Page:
The Lexar Echo MX is one of the more innovative USB drives we've tested. The main reason: There is a small gauge that shows the capacity level, even when the 128GB device is not plugged in. An included backup program, free 2GB of online storage, and speedy operation make the pricey Echo MX ($500) an option worth considering for those who need a lot of capacity in a tiny package. Read on to find out how this drive performs.
Measuring just 2.6 inches long, the Echo MX is the smallest drive we tested, but we had to wonder about its construction. When the idea is to rely on this drive for backups, you want to make sure it holds up to abuse. Weighing 0.96 ounces, the MX's all-black plastic build felt a bit cheap compared to the Patriot Memory Supersonic and the Imation Defender F200, both of which have metal cases. A thin strip along the top that looks like an E Ink display fills up as you load the Echo MX with your files, which helps this drive stand out.
The Echo MX drive includes the same Dmailer backup program that comes with the SanDisk Ultra Backup USB drive. Setting up the drive took less than five minutes, since the software is so easy to install and configure. The software has 128-bit AES encryption and automatically backs up files.
There is one extra step with the Echo MX, since you have to create an account on the Dmailer service for online backups. While this OEM service has its own website (www.dmailer.com), you can't login directly from its website; you have to go through the backup app. That means you can't check your online backup from any computer unless you install Echo Backup first. The 2GB of online backup is free, but a more useful capacity of 30GB costs $35 per year.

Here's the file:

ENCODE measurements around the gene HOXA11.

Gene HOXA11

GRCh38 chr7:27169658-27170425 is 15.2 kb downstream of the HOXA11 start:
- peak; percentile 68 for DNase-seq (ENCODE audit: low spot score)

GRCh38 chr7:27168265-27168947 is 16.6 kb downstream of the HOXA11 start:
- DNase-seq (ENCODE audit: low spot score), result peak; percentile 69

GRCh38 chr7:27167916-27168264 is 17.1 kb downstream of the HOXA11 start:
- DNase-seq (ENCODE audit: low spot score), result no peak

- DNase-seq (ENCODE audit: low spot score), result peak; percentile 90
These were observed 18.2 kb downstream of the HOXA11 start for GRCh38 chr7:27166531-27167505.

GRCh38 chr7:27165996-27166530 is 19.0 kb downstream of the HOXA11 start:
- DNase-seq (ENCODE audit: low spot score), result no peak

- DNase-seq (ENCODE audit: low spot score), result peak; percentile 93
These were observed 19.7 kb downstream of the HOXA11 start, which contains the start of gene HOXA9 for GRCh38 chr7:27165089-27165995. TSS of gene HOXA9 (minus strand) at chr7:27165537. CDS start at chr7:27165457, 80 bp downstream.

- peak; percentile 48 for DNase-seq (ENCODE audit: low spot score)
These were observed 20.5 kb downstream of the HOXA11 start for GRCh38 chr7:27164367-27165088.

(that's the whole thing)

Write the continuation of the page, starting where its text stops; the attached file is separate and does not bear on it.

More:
Among the USB 2.0 thumb drives we tested, the Lexar Echo MX drive was one of the fastest. Copying 5GB of files (including a 2GB HD movie) to the drive took 6 minutes 8 seconds, a rate of 13.9 MBps. That's about 20 seconds slower than the Imation Defender F200 (14.8MBps) but more than two minutes faster than the SanDisk Ultra Backup (9.8 MBps).
Copying the files back to our laptop took 3 minutes 30 seconds, a rate of 24.4MBps, which beat out the SanDisk (18MBps) and the Imation (20.7MBps) by a fair margin. Still, it took the USB 3.0-enabled Patriot Memory Supersonic drive just 2:04 to write those files, and just 55 seconds to pull them off.
The main issue we had with the Lexar Echo MX was not the speed or software, but the price. The 128GB drive we tested costs $500--$3.90 per GB--but the 8GB version is also a bit expensive, at $45. (The Echo MX is also available in 16, 32, and 64GB capacities.) By comparison, the 64GB Patriot Memory Supersonic costs $210, which is just $3.30 per GB.
We like the Lexar Echo MX's read and write speeds, its intuitive backup software, and 2GB of online storage. However, for the amount of money the Echo MX costs, we wish it felt more durable. Still, its fuel gauge is a decided benefit to anyone who wants to know at a glance just how much free space they have.